‘I’ve been listening to lots of Guided By Voices and remembering that things don’t need to be so slick.’, says Scott Gagner about the new record he is working on.
But we need to talk about his 2017 release Pins & Needles first. So we did.
What was the biggest fun during the making of the last album?
That’s easy: tracking seven songs live with a killer band in seven hours. The drums were being handled by the legendary Pete Thomas, of Elvis Costello and The Attractions fame. He was friendly with an acquaintance of mine, Jason Weinheimer, who introduced us. Pete seemed to like my demos, and agreed to fly up from LA for the one-day session. Once that was set, Jason and his friend Chris Michaels decided to fly out from Arkansas to play guitar and bass, respectively. Add to that my guitarist friend, Arnie Kim, and I had somehow assembled a world-class band, virtually overnight. I sang live vocals with the band, often playing rhythm guitar as well. The whole day had a very fun, loose vibe. We didn’t have time to get precious. Still, Pete was often the one encouraging us to “try one more.” He was by far the biggest name in the room, but was easily the most prepared, and always listened to playbacks with his eyes closed, in total concentration. He even indulged us with old “war stories” from his 70’s touring days. I’ve been obsessed with his drumming since I was a kid, so, in all honesty, this ended up being one of the biggest days of my life thus far.
Which is the song you wish you had written every time you hear it? And why?
I have thousands, but let’s go with two. First, “Something so Right” by Paul Simon (off the fabulous LP “There Goes Rhymin’ Simon”, 1973). This song contains one of my favorite lyrical passages of all time:
They’ve got a wall in China,
It’s a thousand miles long,
To keep out the foreigners,
They made it strong,
And I’ve got a wall around me,
That you can’t even see,
It took a little time,
To get next to me
It’s relatable, funny, macro, micro, external, internal, wry, vulnerable, and incredibly clever. Paul has an uncanny ability to take a well known cultural phenomenon and use it as a vehicle to dissect some internal emotional truth. The song “Graceland” is another great example of this.
The other song I wish I had written is “Solar Sister” by The Posies (“Frosting on the Beater” LP, 1993). Melody is extremely important to me, and this song has one of the best verse melodies ever written, fabs included. It’s fairly straightforward if you try to analyze it (a little 3-note ascending melody that repeats, slightly higher, harmonized), but there’s something magical going on that defies analyzation. I’ve been lucky enough to work with the song’s author Ken Stringfellow for a few years, and I asked him about writing it. He just shrugged and said it sort of tumbled out of him in 30 minutes. Then I quit music.
Magic can happen when you are playing in front of a crowd. Can you recall such a moment?
My last show in San Francisco (as part of the 13th Annual “International Pop Overthrow” Festival) was very special. I’ve started experimenting with going off-microphone for small portions of the show to help draw people in by singing softer. I did so for a song called “I’ve Taken a Shine To You,” standing right on the edge of the stage, barely strumming my guitar. Luckily, the approach worked, and you could hear a pin drop. The song was written for my daughter, so it’s already fairly emotional for me to sing it. I got to the third verse which goes “Like the seasick to the land / Like the fallen to the helping hand / Like the broken heart to the blues / I’ve taken a shine to you”, made eye contact with a few members of the audience, and nearly fell apart. In that moment, I was connecting the lyric to each person I scanned in the crowd — how every one of us needs a helping hand from time to time. I pulled it together and finished the song, but it was a very intense, very real moment of connection to the crowd. The applause at the end seemed to indicate that they felt something too.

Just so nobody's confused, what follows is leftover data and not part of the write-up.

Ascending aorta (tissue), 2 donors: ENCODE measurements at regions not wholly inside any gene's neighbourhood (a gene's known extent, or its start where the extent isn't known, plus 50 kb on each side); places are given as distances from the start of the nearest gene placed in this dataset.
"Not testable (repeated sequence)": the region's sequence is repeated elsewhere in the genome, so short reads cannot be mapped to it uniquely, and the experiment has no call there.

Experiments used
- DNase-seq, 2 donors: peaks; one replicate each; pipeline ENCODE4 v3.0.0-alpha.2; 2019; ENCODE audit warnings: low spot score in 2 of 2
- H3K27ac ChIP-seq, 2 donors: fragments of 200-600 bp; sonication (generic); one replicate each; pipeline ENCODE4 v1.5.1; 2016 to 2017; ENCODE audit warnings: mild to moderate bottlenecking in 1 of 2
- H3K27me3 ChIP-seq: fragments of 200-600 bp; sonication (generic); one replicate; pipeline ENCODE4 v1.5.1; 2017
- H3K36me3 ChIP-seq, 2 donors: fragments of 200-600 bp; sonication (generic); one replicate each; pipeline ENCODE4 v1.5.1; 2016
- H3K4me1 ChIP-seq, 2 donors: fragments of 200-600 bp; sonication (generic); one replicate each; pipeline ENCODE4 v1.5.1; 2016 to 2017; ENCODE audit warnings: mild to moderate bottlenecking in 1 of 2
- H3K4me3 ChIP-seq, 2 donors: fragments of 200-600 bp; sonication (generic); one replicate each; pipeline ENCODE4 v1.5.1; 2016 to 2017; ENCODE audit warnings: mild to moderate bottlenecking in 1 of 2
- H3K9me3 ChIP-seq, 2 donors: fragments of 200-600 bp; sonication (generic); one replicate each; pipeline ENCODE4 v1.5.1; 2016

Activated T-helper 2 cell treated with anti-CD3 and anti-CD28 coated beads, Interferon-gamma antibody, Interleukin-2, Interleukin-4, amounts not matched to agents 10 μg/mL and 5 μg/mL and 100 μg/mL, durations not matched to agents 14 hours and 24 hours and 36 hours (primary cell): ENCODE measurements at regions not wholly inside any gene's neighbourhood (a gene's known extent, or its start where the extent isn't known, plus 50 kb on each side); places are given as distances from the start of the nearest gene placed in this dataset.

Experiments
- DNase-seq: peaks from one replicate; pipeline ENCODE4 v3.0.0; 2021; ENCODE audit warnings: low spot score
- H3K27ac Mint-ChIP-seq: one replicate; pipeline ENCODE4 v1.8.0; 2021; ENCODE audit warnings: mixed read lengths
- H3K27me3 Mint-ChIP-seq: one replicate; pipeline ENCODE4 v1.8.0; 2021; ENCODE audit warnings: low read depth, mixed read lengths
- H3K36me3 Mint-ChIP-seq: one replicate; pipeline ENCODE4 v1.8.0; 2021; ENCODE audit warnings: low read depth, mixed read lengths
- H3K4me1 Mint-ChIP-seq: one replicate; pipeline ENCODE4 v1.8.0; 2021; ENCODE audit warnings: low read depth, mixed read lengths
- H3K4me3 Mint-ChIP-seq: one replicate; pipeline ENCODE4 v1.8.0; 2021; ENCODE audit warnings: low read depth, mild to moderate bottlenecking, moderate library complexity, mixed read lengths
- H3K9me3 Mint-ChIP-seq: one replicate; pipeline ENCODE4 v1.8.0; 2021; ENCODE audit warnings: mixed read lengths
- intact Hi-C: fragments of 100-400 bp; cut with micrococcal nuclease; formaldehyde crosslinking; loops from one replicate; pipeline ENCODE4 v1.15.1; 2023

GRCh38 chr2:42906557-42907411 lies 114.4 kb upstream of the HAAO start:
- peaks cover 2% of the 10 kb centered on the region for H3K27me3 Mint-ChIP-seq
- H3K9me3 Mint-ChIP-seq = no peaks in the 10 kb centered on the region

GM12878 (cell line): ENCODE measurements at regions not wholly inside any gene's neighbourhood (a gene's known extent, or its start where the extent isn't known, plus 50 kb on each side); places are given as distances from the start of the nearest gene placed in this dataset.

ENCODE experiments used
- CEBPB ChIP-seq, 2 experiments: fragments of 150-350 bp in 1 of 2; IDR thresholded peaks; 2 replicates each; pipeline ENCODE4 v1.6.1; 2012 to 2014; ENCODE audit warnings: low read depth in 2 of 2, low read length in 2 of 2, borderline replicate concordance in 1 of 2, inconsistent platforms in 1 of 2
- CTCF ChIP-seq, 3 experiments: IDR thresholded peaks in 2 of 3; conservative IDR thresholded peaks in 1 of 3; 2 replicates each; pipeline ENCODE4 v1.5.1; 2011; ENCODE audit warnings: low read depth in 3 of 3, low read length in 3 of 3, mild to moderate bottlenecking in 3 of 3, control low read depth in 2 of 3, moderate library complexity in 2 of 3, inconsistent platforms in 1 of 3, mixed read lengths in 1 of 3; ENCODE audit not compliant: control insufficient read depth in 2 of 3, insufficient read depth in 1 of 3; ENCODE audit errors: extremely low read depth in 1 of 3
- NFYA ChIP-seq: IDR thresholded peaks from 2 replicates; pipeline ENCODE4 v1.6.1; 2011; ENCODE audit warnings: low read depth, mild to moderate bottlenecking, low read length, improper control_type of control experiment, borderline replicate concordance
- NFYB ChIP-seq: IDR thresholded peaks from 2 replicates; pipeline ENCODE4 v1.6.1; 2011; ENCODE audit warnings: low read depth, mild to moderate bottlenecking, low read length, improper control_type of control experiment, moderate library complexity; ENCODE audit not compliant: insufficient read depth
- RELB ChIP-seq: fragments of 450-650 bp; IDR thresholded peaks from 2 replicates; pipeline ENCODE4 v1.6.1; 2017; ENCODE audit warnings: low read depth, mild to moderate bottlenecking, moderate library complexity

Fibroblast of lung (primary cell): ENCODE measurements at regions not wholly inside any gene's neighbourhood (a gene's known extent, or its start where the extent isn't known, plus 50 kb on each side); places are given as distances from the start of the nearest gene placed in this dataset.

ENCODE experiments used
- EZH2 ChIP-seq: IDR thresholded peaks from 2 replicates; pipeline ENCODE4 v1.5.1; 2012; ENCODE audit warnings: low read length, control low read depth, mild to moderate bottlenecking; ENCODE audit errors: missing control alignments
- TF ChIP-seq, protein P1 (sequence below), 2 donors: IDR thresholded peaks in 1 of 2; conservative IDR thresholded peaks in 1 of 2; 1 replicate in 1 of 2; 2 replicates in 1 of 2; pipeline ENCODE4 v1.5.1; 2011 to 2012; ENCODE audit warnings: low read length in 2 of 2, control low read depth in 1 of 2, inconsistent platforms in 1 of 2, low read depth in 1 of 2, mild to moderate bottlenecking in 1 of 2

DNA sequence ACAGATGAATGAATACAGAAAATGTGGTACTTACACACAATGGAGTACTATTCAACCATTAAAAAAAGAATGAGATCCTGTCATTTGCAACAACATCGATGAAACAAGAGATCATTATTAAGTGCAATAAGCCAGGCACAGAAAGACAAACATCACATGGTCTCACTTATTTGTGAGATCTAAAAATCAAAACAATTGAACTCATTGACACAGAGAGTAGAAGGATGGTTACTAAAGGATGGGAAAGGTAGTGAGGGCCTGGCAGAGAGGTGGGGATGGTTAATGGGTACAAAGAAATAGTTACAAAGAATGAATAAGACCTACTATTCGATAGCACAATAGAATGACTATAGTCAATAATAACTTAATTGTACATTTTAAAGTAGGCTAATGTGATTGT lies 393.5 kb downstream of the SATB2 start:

So what about putting your ultimate band together? No restrictions. No limitations. If you want David Bowie on backing vocals and Prince on guitar, go ahead. What would the band look like? And what is the song you will start jamming on. To find out it if this really works?
Pete Thomas, Drums (Elvis Costello, Ron Sexsmith, everybody)
Gerard Love, Bass, Backing Vocals (Teenage Fanclub)
Ken Stringfellow, Keys, Guitars, Backing Vocals (The Posies, Big Star, REM)
Doug Gillard, Lead Guitar, Backing Vocals (Nada Surf, Guided By Voices)
We’d probably start with “Rain” by The Beatles. The fact that I’ve played/recorded with two of these people is still staggering to me.
She tells you she will decide on a 5-song-mixtape if there is going to be a second date. Which 5 would you put on?
Not a Second Time (The Beatles)
The Second Time Around (Frank Sinatra)
I Second That Emotion (Smokey Robinson)
Second Hand News (Fleetwood Mac)
Don’t You Want Me (The Human League)
What’s up for the rest of the year?
I’m 75% done with the follow-up to 2017’s “Pins & Needles.” Most of the basic tracking is done. I just need to rewrite a few lyrics, sing, and fix up a few instrumental parts. I’m doing things a little differently on this LP, playing all the drums and most of the instruments myself — not because I think I play better than anyone, but because I think my particular approach to playing will give it more of a distinctive stamp. I’ve been listening to lots of Guided By Voices and remembering that things don’t need to be so slick. Anyway, the LP should be out mid-next year, 2019.